Large Family FAQ: Grocery Store Interrogation

Posted: under Homemaking, Housework, Large family.
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My brood. Perhaps the hardest thing about raising a large family is getting everyone to look at the camera.

Imagine if you will a typical grocery store visit for me.  I am one of those “perimeter” shoppers.  Because  I don’t buy many processed foods, and fresh ingredients have a bigger volume than boxed snacks, my cart is ALWAYS heaped up on top and fully loaded on the bottom rack. When I head to the check out, I typically have to pull my cart, because I am usually carrying a couple bunches of bananas in my arms, and maybe a few bags of ripe peaches, too.  I rarely take my younger children to the grocery store with me, primarily because I don’t have enough room in the cart, but also because they assault the groceries and thwart the other shoppers.  Last week I had to take both of my youngest.  Big mistake.  My four-year-old kept jumping in front of other carts, spread eagle, and demanding, “What’s the pass word?”  Later, back at home, I discovered teeth marks in the tube of goat cheese.  Beautiful, lovely teeth marks.  Like a dentist’s impression.

Tag-team troublemakers

Once I get to the check out, the interrogation begins.  Sometimes questions come from the cashier, but usually they are from another customer, like the unhappy soul in line behind me.  Now mind you, I go through a form of these same questions every time I go to the grocery store.  Everytime.  EV-ER-Y TIME.

“Are you having a party?”

No.  (Sometimes I say, “No, we are our own party.” But I digress.)

“How many children do you have?”

Nine.  Seven boys, two girls.  Ages 21-2, no twins.   (Right there I just pre-empted the next three questions.)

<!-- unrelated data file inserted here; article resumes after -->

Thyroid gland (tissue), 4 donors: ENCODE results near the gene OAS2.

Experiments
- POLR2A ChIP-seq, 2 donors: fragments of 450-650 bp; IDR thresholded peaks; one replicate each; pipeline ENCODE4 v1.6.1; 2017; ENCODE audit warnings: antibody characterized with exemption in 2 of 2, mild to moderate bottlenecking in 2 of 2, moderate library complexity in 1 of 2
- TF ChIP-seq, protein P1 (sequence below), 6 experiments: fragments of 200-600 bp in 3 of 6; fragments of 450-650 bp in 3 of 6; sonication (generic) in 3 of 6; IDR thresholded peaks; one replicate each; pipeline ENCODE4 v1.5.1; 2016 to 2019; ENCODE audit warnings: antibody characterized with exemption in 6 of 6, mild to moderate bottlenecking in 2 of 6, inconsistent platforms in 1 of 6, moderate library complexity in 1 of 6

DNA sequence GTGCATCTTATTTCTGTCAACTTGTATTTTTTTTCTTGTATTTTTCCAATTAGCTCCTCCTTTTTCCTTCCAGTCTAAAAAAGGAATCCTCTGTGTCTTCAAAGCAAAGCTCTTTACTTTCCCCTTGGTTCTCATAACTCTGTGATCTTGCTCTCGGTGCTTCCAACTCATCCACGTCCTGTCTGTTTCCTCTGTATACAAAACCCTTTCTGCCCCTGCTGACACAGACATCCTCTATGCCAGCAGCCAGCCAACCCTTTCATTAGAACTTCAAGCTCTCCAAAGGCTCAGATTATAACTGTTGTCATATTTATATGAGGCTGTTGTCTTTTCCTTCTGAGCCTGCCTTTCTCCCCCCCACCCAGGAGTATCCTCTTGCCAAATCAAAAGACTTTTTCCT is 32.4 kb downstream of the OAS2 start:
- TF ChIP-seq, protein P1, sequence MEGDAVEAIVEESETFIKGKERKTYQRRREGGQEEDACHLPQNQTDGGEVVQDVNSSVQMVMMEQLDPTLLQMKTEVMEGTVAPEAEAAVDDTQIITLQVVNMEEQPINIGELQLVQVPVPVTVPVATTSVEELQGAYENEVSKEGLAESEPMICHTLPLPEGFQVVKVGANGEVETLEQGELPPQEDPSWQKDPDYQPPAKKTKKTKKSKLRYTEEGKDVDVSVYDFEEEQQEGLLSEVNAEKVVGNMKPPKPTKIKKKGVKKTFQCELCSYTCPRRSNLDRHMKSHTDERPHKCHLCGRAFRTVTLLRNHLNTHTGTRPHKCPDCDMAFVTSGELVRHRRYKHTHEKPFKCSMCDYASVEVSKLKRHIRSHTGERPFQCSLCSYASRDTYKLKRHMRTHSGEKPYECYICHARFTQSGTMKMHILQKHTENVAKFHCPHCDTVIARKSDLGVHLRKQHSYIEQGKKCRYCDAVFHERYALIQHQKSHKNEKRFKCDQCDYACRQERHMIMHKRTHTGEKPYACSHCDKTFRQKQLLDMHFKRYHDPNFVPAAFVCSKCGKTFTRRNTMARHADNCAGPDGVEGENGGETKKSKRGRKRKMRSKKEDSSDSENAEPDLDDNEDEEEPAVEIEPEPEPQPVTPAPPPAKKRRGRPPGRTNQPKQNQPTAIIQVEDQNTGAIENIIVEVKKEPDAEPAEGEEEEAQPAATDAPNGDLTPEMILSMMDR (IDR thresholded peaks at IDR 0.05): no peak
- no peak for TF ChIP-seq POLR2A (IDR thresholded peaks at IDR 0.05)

Then it comes:

“Are you Catholic?

Are you Mormon?

Are you Orthodox Jew?”

No, I’m Presbyterian.  (That last question might throw you, but it might help you to know that we are one of the only Gentile families in the entire neighborhood.  We live within walking distance of a synagogue.  Or maybe it’s because they saw the Kosher chicken; yeah, right there in the cart next to the pork tenderloin…)

I BRACE MYSELF BECAUSE I KNOW WHAT COMES NEXT:

“Do you know the Duggars?”

No. I don’t even own a TV.

THEN THEY ALWAYS SAY:

“I hope you figure out what causes it!” and of course, they laugh at their own joke because, after all, it is so clever, so witty, so original.  I just smile.

Now there are variations of the Frequently Asked Questions that my older children have to endure, especially if they are on outings with the youngest siblings.  My nineteen-year-old daughter has to deal with a whole different realm of questions and assumptions.  Like this summer when the lifeguard helped her coaxed the little ones out of the pool by telling them to “Listen to your mother!”

Then there is a question that REALLY shocked me.  That is, really shocked me  when I heard it the first time.  It occurs when I am on an errand with my oldest son and one of the youngest children.  Complete strangers will look at us and ask me if I am on my second marriage!  Excuse me?  I don’t have a clever response.  I just reply, “No, there are seven in between” and smile. Frankly, I am not sure whether they are baffled by the age difference of my children or think my son is my second husband.

Oldest and youngest – Easter 2011

Oldest son, youngest son

 Then there is a final realm of questions that is related to those people, like the health department nurse or the census bureau, who are reluctant to believe that all of my children have the same last name. Sigh.

I suppose if I were enterprising, I would market a line of products to cater to the questions endured by extra-large families.  Perhaps I could sell t-shirts with the following slogans:

“Not a daycare.”

“Yes, they’re mine.”

“Same father.”

“My hands are full.  Full of blessings from Christ.”

But let’s face it.  Who would buy these products?  As my little guy one day realized – being a seventh child is a very rare thing.